DIY Marketing Videos on a Budget

By Irene Bearly

Looking for additional insight? Check out our guide: Smart Marketing for Engineers

Want to create professional-looking recordings of product demos or customer testimonials, but don’t have a high-end budget to produce them? Start by creating a company account on YouTube – a search-friendly social media channel for sharing user-created videos. Then follow these simple do-it-yourself (DIY) guidelines to produce an effective and cost-efficient video for spreading company awareness and communicating with your audience. 

Figure 1. This video of customer testimonials was shot at a tradeshow and edited with Apple iMovie.

Video Objectives and Content

Before you get started, establish the goals of the film to determine if the video is worth the time and effort of producing.

  • What is the point of the video? Are you selling or training?
    • Note: A sales pitch video should be much shorter (only 1 to 2 minutes) and have less detail than a tutorial video in order to keep the viewer’s attention.
  • Who is the audience?
  • What is your goal and how will you know if the video is successful?

Using these objectives, create a rough outline of the video’s content. For example, if the video is a product demo, the story may unfold as such:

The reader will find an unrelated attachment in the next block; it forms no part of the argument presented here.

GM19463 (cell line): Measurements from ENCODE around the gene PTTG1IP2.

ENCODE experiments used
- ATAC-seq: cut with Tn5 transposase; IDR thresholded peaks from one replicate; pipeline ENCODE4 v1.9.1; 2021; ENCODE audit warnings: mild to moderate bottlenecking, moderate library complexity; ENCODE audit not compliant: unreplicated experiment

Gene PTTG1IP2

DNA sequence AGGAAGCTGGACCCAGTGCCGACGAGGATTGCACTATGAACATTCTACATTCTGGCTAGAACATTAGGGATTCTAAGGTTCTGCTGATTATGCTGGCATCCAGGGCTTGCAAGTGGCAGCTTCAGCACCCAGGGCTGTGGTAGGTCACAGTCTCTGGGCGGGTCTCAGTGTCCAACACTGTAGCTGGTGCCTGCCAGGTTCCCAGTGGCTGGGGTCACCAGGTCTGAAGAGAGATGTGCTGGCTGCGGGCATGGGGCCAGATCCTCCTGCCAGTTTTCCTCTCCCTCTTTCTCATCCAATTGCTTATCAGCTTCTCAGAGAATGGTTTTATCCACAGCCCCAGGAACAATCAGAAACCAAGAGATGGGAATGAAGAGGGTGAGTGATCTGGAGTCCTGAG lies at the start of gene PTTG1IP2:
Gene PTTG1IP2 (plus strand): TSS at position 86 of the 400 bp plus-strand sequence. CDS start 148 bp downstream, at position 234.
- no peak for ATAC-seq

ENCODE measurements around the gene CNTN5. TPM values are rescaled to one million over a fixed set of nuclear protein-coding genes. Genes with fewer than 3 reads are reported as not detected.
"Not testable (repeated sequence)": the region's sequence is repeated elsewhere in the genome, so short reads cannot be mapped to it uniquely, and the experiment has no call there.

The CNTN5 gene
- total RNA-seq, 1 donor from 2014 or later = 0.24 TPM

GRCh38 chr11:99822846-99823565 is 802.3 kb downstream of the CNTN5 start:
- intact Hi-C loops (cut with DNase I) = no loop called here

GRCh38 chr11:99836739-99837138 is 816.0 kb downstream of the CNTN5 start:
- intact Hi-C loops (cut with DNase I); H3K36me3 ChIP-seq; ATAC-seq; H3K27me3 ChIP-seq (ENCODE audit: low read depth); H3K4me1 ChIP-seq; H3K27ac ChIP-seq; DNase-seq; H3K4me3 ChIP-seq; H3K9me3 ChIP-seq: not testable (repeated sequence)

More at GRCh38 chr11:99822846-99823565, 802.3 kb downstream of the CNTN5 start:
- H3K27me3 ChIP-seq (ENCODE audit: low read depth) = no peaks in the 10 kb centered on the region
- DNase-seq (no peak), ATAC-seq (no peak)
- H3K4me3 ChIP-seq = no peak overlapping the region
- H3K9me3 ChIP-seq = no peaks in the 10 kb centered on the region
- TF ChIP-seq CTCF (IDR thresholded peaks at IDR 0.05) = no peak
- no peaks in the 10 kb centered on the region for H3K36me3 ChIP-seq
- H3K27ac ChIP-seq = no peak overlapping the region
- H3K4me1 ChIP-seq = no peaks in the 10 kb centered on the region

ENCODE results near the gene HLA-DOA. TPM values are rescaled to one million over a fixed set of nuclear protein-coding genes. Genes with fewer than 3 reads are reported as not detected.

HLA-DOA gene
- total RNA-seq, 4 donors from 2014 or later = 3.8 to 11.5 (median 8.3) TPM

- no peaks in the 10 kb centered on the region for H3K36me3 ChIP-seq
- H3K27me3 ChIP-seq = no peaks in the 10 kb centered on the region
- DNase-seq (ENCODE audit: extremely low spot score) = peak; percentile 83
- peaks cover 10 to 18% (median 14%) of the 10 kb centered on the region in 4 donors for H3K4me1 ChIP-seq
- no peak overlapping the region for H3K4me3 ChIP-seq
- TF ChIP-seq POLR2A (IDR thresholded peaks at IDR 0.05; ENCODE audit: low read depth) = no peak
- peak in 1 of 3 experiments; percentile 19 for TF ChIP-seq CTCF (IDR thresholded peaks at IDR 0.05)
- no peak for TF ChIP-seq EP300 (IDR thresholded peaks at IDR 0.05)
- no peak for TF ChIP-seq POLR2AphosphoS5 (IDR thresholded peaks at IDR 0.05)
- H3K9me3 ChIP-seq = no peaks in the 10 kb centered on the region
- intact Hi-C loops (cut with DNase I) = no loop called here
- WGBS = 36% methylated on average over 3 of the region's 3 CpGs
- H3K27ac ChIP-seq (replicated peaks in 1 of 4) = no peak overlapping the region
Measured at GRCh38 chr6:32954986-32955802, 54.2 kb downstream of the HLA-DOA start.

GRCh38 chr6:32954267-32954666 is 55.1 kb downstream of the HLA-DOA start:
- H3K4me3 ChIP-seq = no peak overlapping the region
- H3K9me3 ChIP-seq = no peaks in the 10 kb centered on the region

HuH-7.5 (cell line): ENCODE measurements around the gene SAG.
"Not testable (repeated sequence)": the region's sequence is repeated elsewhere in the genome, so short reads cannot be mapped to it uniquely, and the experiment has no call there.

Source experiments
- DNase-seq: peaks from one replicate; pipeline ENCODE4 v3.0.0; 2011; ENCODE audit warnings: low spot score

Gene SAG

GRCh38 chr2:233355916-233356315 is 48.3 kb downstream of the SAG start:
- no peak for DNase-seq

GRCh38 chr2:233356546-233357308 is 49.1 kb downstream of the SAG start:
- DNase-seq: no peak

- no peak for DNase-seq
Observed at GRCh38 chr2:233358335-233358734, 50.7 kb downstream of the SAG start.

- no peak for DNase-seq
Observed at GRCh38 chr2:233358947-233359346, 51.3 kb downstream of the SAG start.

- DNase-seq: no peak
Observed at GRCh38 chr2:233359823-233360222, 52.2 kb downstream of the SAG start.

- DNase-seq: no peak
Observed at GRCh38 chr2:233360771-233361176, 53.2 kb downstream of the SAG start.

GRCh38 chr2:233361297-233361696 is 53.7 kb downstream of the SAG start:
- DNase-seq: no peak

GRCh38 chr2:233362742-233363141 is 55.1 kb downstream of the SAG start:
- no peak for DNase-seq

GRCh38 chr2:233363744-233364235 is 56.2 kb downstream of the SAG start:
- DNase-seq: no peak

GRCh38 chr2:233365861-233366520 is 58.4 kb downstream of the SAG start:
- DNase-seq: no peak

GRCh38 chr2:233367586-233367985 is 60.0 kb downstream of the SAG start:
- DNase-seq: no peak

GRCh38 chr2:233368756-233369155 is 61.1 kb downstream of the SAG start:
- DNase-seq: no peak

• Act 1: a short introduction that gives a hook of why the viewer should care
  • Act 2: the meat of the presentation that shows why the product is impressive via a short demo
  • Act 3: an explanation of the wonderful benefits of using this product and the next steps to take

To make the recording session as productive as possible, use the outline to map out a storyboard of the necessary shots, as well as a matching script for the narrator. Choose a dynamic and exciting speaker, and consider adding a little humor if appropriate.

Equipment List

Video Equipment List - TREW MarketingNext, you will need to have the following tools at your disposal:

  • Digital video-recording device, such as a Kodak minicamcorder or smartphone
  • Tripod
  • External microphone
  • Video-editing software, such as the free Window Movie Maker or Apple iMovie
  • Screen recording software for software demos (optional)
  • Audio recording and editing software, such as the free Audacity software (optional)

Nowadays, smartphones are a lot more accessible than handheld camcorders. However, to produce higher quality videos on a budget, it may be worthwhile to invest in a dedicated recording device with extra capabilities. Key features to look for include an external microphone jack, ability to mount on a tripod, and high definition (HD) quality video output.

Recording Setup

On the day of the recording, set aside extra time beforehand to prepare the environment.

  • For good sound quality, choose a conference room or other quiet setting. Using an external microphone is highly recommended. For wired microphones, snake the device up through the bottom of the speaker’s shirt and pin it on the collar. If you only have an internal microphone, make sure the speaker is close enough to the video recorder and do some sound checks beforehand.